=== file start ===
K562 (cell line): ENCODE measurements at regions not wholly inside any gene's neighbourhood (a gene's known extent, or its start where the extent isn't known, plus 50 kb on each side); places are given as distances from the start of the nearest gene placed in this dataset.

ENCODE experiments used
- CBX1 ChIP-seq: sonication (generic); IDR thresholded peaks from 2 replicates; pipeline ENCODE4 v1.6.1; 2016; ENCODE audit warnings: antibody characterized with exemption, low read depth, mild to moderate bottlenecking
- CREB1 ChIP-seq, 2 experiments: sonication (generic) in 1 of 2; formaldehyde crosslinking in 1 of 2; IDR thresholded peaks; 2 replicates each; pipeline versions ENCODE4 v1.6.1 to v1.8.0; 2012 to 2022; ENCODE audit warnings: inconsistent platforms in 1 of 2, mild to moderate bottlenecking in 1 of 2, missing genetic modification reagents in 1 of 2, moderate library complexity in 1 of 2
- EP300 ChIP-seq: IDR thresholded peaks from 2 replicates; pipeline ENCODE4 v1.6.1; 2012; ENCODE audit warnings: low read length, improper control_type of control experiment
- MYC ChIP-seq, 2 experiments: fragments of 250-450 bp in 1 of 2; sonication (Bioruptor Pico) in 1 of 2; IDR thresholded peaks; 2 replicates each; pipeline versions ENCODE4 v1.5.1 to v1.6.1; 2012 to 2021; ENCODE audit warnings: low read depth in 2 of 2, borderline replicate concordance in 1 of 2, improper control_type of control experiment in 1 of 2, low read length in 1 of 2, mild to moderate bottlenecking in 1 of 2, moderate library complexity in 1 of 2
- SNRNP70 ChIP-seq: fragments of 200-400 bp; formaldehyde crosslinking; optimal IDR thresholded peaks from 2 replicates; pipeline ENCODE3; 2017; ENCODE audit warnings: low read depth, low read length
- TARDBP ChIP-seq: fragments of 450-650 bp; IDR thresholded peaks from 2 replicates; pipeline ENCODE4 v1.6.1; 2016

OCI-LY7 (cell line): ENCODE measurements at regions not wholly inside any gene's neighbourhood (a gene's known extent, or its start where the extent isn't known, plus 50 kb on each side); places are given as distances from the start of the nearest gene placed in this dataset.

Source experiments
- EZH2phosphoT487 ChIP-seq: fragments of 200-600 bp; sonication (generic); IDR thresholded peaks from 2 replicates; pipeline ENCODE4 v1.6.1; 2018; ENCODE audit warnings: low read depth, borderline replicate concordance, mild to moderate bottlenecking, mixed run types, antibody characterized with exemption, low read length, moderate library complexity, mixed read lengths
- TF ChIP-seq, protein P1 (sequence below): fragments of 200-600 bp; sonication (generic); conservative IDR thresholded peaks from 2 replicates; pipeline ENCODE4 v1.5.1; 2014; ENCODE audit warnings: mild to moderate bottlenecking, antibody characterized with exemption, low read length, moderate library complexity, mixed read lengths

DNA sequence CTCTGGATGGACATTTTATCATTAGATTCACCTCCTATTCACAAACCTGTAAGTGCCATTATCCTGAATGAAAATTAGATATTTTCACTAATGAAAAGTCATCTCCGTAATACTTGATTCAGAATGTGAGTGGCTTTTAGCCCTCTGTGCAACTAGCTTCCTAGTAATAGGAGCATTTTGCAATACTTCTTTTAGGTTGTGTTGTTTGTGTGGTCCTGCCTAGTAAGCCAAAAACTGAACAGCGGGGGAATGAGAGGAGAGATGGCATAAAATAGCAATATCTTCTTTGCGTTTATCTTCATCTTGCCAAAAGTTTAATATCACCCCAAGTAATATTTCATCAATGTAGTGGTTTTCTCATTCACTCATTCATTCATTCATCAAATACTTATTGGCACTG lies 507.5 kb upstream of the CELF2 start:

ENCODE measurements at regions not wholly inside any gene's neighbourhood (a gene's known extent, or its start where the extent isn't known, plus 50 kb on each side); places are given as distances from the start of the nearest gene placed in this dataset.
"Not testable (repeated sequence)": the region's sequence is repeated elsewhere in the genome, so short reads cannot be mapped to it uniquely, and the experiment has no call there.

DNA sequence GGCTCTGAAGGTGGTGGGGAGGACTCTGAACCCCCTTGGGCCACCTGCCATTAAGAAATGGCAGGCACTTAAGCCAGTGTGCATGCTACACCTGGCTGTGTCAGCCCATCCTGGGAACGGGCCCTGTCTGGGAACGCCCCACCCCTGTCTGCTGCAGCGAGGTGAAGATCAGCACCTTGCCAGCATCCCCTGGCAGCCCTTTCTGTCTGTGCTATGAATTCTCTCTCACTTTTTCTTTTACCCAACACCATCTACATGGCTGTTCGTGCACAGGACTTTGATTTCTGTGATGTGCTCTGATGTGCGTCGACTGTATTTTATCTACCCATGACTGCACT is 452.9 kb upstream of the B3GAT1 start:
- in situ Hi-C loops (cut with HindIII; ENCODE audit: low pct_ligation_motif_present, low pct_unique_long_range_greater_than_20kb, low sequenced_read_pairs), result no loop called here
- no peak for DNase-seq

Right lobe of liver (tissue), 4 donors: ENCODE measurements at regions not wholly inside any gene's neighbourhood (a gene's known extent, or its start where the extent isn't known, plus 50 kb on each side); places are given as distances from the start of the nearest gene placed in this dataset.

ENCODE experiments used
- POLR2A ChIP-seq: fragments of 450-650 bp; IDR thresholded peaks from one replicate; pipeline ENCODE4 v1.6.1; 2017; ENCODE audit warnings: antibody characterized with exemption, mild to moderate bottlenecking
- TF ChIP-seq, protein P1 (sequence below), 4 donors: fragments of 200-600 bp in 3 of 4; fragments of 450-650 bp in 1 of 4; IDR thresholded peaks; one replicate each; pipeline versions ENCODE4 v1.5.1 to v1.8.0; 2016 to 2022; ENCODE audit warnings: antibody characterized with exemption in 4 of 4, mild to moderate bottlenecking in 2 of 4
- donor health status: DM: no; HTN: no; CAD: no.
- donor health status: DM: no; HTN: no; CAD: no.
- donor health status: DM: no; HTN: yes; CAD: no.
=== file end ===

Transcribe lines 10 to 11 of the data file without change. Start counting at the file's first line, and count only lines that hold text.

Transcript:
Source experiments
- EZH2phosphoT487 ChIP-seq: fragments of 200-600 bp; sonication (generic); IDR thresholded peaks from 2 replicates; pipeline ENCODE4 v1.6.1; 2018; ENCODE audit warnings: low read depth, borderline replicate concordance, mild to moderate bottlenecking, mixed run types, antibody characterized with exemption, low read length, moderate library complexity, mixed read lengths